They say you can never go back, but I had no choice. When my grandmother got sick there was no one to care for her. No one but me. So I went back.
My grandmother raised me when my parents died. They weren’t even together, like how much did God hate me to make that happen? My mom was on a regular weekly grocery shopping trip when a semi truck blew through a red light, crashed directly into the drivers side of her car, and killed her instantly. Everyone says at least it was a quick death. I don’t get the comfort in that at all. My dad was coming back from a business trip to some big city, I can’t even remember and don’t want to, the fight was perfect, the landing was stellar, by all accounts there was absolutely nothing notable about the flight, except that when it landed there was a dead body in one seat. Heart failure. And I always thought you had to have a heart for it to fail.
So my grandmother raised me for the remaining three years before I could legally emancipate myself early based on my ability and the fact that my grandmother was too old to be raising me, especially when her memory was failing and what she needed was someone to care for her. But I didn’t know that at the time. She hid it well. If she was even hiding it. Who knows? She seemed fine when I left a couple years ago.
I left at sixteen and started my career. Ha. It’s not work to throw paint around on a canvas and have everyone under the sun declare it a masterpiece because what they’re really seeing is your tragedy. At eighteen I’m more famous than that Warhol guy although I never really understood his “genius” either.
Eighteen and going back to figure out what to do with my grandma. How do you care for someone who doesn’t even remember you? It’s only been two years! How did things change so much, and why didn’t I notice?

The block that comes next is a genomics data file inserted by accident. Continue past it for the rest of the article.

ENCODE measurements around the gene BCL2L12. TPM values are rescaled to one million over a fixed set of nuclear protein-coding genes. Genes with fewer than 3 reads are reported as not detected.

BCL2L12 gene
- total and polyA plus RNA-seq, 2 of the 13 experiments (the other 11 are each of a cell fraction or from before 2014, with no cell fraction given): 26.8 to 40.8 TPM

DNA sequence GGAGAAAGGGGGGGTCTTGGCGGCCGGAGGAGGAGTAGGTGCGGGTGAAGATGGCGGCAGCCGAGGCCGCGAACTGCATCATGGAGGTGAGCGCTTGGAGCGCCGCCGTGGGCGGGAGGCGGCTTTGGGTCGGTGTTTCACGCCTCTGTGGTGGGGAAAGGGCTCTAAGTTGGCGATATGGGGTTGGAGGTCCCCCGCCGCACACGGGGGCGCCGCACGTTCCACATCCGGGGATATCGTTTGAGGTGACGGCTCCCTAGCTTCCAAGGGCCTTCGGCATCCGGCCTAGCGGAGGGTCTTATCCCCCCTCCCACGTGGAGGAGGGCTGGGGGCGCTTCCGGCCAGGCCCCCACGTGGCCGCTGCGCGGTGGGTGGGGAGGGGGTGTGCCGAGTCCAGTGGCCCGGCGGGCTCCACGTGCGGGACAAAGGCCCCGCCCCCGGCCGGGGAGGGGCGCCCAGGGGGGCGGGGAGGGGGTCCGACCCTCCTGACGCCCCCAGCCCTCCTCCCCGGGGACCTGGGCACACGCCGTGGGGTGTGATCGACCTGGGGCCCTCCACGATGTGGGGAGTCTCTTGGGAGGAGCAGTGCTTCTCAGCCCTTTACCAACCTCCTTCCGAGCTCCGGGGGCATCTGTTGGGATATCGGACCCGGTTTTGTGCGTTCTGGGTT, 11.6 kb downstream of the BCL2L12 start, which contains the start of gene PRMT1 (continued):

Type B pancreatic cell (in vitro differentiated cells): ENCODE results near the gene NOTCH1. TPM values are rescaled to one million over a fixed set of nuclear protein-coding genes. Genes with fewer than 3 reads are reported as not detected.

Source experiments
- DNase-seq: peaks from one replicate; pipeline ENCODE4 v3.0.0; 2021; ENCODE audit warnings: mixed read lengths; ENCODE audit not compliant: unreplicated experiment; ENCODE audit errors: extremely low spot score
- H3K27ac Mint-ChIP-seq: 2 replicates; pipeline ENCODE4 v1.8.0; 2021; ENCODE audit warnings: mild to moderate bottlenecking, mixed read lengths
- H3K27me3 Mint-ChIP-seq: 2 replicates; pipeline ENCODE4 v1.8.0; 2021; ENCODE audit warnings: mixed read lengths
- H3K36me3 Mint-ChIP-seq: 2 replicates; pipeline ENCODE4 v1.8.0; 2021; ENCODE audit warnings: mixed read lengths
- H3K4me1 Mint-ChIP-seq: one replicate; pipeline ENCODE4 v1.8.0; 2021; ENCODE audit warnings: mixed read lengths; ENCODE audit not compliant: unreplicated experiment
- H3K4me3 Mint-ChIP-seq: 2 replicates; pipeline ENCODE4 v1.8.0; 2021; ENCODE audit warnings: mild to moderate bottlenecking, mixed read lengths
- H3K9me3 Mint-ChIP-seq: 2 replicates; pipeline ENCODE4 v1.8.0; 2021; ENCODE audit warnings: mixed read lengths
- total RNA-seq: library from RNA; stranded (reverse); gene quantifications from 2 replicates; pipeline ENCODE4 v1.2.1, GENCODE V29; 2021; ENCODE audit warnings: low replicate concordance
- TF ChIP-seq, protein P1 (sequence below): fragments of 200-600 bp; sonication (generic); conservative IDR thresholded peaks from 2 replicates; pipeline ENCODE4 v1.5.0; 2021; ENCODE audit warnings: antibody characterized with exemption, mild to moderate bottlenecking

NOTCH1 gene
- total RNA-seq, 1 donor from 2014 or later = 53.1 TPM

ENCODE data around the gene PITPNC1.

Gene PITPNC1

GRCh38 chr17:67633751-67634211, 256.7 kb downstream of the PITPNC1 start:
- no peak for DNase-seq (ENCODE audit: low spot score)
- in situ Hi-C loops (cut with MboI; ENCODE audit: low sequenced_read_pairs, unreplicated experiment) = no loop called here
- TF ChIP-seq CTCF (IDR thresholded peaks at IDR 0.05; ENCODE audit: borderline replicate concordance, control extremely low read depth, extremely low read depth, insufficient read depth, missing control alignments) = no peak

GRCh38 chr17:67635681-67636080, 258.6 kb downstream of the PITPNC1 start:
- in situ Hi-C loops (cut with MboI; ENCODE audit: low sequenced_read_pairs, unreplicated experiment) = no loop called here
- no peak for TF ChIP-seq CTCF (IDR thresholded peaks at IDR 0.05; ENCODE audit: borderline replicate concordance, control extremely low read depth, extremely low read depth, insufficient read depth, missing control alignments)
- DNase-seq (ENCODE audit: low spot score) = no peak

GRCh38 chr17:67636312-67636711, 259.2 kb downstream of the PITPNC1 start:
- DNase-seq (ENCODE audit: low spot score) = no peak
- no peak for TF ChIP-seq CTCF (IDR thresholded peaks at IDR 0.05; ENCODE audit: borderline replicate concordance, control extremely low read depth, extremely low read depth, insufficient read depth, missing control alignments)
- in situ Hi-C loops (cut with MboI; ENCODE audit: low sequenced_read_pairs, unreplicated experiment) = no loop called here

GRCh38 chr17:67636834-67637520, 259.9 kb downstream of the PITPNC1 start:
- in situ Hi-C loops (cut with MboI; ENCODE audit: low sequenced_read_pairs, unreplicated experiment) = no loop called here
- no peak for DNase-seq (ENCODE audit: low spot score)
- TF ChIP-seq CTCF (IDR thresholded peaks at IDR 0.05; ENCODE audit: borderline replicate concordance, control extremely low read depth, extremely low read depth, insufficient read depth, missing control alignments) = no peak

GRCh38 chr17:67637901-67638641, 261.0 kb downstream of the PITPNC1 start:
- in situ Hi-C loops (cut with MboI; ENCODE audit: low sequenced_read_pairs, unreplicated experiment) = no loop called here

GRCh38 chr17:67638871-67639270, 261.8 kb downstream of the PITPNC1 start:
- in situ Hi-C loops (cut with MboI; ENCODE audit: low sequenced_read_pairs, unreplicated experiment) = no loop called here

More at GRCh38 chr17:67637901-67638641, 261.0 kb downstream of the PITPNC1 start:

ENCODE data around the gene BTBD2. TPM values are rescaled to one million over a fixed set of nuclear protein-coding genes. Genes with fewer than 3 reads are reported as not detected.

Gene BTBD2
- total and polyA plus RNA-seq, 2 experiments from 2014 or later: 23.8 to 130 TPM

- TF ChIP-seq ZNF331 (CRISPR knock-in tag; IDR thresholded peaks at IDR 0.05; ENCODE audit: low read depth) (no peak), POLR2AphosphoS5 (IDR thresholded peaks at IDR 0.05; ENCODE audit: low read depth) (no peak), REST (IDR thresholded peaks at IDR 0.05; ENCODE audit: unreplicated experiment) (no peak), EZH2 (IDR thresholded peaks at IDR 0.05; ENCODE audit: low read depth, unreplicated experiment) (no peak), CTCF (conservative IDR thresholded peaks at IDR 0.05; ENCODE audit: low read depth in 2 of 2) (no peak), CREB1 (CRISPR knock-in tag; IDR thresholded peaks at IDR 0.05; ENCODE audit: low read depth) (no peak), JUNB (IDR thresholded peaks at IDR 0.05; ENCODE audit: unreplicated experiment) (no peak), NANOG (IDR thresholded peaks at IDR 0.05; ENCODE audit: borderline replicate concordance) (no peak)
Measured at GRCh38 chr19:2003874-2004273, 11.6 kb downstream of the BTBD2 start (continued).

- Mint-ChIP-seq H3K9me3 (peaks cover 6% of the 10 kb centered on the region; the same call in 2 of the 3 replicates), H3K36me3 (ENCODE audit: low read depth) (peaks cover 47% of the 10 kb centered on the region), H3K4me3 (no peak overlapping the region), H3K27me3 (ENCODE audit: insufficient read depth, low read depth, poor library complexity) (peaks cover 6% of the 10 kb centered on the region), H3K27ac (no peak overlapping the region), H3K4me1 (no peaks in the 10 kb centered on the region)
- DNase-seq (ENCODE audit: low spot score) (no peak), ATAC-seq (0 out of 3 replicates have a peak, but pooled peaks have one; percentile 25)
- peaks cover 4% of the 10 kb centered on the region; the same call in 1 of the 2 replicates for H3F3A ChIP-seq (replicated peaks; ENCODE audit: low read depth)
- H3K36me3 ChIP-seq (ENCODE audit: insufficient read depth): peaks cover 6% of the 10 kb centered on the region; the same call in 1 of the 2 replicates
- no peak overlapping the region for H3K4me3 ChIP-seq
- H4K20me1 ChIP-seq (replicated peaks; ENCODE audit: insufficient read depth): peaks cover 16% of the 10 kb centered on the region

I guess I should be grateful. I may not know how to care for her, but I have enough money that I can pay someone who does. Grateful. I should be grateful my mom went quickly and grateful my grandma won’t but that I can afford to care for her. This makes no sense. I’m supposed to be grateful for opposite things? What a racket.
It would probably have been better to pack her up and send her to me rather than going back to her. She wouldn’t know the difference anyway. I still don’t know why I didn’t do that. I did think about it. I’m not completely witless. But I didn’t. I came back to this place I swore I’d never come back to. I guess a part of me had to see if it changed.
In books the characters are always going back and realizing how small everything is when it all looms so large in their memories. What a crock.
Everything is exactly as I left it. Small town, small house, small minds. But I supposed I’m meant to be grateful for that too. Whatever.
This post was written as a thirty minute writing exercise, no editing, no stopping and was inspired from a writing prompt in Bryan Collins’ “Yes, You Can Write!” book available here.
Please note that I’m well aware I am not using Bryan’s prompts as he intended, but because they are spurring the pieces, I’m giving credit where it’s due.